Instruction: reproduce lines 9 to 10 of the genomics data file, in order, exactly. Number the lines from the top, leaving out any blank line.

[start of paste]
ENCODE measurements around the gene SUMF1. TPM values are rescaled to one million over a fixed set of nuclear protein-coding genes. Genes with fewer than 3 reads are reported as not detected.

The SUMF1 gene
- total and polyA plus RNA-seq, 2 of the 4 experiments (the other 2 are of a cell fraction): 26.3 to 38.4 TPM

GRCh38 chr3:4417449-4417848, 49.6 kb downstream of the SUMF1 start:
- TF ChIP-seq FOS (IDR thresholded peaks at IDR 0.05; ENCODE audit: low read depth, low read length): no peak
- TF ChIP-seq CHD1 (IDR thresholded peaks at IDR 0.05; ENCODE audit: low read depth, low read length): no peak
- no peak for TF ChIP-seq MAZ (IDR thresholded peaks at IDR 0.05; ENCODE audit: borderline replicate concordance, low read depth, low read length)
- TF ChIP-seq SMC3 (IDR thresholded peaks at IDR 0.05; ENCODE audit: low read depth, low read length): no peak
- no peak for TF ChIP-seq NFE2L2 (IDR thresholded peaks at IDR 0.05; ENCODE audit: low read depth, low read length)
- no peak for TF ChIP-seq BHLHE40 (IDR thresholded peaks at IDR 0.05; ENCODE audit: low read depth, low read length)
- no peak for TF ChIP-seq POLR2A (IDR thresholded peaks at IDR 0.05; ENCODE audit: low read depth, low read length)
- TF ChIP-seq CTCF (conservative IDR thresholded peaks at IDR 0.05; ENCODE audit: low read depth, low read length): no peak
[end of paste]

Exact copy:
- no peak for TF ChIP-seq NFE2L2 (IDR thresholded peaks at IDR 0.05; ENCODE audit: low read depth, low read length)
- no peak for TF ChIP-seq BHLHE40 (IDR thresholded peaks at IDR 0.05; ENCODE audit: low read depth, low read length)